At its regularly scheduled reading and discussion group on the third Tuesday of the month, the Camden Philosophical Society meets to discuss a wide range of topics. Topics and readings will be announced in the weeks leading up to each event. Stay tuned for details, or email Sarah Miller at firstname.lastname@example.org.
Update on topic:
The aim of the September discussion is to build on previous sessions, which explored the intersection between indigenous and socialist thought as it might be applied to the climate crisis, by examining Bookchin’s ideas on ethically grounded — but also practical — ways to begin moving beyond the existing economic and social paradigm. That paradigm necessarily promotes economic growth at the expense of not only the global climate but the natural world as a whole, and flows from Bookchin’s insight that the drive to dominate nature “stems from the domination of human by human.”
The readings should also be seen in the context of the Society’s topics stretching back into the spring, including the process philosophy of Alfred North Whitehead and others, and of our attempts to discover a persuasive philosophical grounding for ethical thought. Sarah Miller will lead the discussion.
Starting in his relatively early, seminal work The Ecology of Freedom with an analysis of the worldviews of preliterate people that is reminiscent of the indigenous writings the society explored in July and August, Bookchin by the end of his career had developed “the theoretical underpinning for an egalitarian and directly democratic ecological society, with a practical approach for how to build it,” as science fiction writer and social commentator Ursula Le Guin put it in her introduction to The Next Revolution, a collection of Bookchin’s late essays.
Both books are available for free online at https://theanarchistlibrary.org/library/murray-bookchin-the-ecology-of-freedom.pdf and https://libcom.org/files/Murray%20Bookchin-The%20Next%20Revolution.%20Popular%20Assemblies%20and%20the%20Promise%20of%20Direct%20Democracy-Verso%20(2015).pdf
Specific readings selected for discussion on Sep. 17 are from The Next Revolution (see PDF link directly above):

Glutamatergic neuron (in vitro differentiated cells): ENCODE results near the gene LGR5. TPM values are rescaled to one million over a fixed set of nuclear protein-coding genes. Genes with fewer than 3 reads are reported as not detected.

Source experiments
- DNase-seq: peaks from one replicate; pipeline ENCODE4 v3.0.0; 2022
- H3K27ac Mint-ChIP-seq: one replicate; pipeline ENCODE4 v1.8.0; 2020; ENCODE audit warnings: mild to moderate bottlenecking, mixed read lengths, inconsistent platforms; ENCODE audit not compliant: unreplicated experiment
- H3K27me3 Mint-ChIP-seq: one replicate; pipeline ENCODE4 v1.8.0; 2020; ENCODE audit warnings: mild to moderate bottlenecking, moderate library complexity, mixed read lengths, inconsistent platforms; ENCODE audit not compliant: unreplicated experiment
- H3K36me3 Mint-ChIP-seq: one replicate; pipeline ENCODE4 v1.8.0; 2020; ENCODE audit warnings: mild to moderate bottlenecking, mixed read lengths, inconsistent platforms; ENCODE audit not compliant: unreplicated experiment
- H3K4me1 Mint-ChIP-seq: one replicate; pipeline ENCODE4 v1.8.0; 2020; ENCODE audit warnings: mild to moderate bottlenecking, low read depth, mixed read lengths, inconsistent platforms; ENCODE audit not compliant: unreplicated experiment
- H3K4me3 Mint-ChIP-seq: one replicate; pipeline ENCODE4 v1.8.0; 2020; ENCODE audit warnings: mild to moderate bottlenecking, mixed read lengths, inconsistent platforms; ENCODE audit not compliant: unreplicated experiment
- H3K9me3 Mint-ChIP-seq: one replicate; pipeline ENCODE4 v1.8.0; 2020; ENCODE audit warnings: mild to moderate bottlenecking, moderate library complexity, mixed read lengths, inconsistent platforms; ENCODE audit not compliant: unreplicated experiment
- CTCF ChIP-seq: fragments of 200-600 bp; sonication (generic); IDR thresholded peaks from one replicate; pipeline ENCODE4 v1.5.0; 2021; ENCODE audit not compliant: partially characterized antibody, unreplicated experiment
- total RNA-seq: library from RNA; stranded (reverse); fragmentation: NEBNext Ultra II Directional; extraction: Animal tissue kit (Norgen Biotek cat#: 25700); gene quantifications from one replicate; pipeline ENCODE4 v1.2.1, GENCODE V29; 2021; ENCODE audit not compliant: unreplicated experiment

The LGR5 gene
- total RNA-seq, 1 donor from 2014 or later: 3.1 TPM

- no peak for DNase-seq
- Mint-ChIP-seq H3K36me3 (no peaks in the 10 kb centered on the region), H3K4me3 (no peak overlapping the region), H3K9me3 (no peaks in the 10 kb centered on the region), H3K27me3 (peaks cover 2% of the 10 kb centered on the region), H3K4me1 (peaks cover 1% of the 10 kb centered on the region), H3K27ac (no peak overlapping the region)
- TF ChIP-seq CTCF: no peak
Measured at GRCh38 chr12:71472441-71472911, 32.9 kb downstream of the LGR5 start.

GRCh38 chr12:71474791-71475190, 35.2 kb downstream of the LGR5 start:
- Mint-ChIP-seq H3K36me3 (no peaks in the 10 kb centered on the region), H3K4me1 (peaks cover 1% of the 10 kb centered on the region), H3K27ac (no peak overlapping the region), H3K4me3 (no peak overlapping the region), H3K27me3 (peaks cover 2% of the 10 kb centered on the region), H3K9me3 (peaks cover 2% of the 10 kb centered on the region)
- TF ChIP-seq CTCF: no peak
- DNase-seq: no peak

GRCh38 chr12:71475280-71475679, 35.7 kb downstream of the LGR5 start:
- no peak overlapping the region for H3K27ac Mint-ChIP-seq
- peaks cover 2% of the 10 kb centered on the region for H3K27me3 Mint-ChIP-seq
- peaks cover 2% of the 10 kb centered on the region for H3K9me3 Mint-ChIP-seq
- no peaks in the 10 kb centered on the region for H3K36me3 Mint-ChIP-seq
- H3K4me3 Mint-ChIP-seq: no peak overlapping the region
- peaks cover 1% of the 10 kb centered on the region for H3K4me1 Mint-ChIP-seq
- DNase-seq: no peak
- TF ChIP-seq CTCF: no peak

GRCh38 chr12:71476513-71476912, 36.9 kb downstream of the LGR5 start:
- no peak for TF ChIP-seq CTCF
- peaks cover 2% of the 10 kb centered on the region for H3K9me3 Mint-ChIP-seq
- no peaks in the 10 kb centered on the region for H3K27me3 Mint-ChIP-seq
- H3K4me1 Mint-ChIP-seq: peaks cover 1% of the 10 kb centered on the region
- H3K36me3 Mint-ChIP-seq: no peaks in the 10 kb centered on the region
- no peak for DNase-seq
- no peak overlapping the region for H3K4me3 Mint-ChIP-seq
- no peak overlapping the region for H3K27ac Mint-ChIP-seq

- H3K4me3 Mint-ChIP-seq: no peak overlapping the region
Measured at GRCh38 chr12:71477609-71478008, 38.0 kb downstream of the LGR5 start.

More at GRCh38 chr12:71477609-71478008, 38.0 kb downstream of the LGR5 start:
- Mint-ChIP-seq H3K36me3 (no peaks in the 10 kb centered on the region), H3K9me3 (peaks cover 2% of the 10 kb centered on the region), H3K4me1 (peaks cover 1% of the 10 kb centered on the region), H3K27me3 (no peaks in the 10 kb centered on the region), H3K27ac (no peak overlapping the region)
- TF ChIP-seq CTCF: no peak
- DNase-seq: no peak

The “Forward” by Le Guin (pp 7-9) and “Introduction” by Debbie Bookchin and Blair Taylor (pp 10-16).
The first three pages of Chapter 2, “The Ecological Crisis and the Need to Remake Society” (pp 39-41).
Entire chapter 3, “A Politics for the Twenty-First Century” (pp 47-63). Note in particular the discussion of page 59 of the continuing “process” involved, reminiscent of the process philosophy the society explored earlier.
Chapter 4, “The Meaning of Confederalism,” subsection on “Confederalism and Interdependence” (pp 70-72). Those concerned that Bookchin may be ignoring the pitfalls of localism should read the material in between, pp 63-69.
Parts of Chapter 5, “Libertarian Municipalism: The Politics of Direct Democracy.” Delineated subsection from pp 82-84. This fills out the economic aspect of Bookchin’s thinking; pp 84-86 is on the relationship of communities to the state, on identity politics and on the need to believe in working productively first to transform your own neighborhood if you think it’s possible to transform the world.
Additional readings, not required for the Sep. 17 discussion:
If the transition to the direct political and economic democracy that Bookchin labels a “communalist” society sounds difficult in a New England where town meetings are a part of the civic ethos, consider how the Syrian Kurds have applied his anti-hierarchical principles in the midst of war in a region where dictatorship and absolute male dominance have been the centerpieces of society for decades. Readings on this application of Bookchin’s thought are available here: https://www.nybooks.com/daily/2018/06/15/how-my-fathers-ideas-helped-the-kurds-create-a-new-democracy/ and https://www.ft.com/content/50102294-77fd-11e5-a95a-27d368e1ddf7 and, most recently, here: https://www.washingtonpost.com/world/2019/08/14/captured-isis-fighters-get-short-sentences-art-therapy-syria/
Those interested in following up on the works by indigenous thinkers that the society considered in July and August could find extensive discussion by Bookchin of preliterate societies and what we can learn about our modern world from their mode of relating to the natural world and to each other in the first three chapters of The Ecology of Freedom. For a link to this book, see above in this message.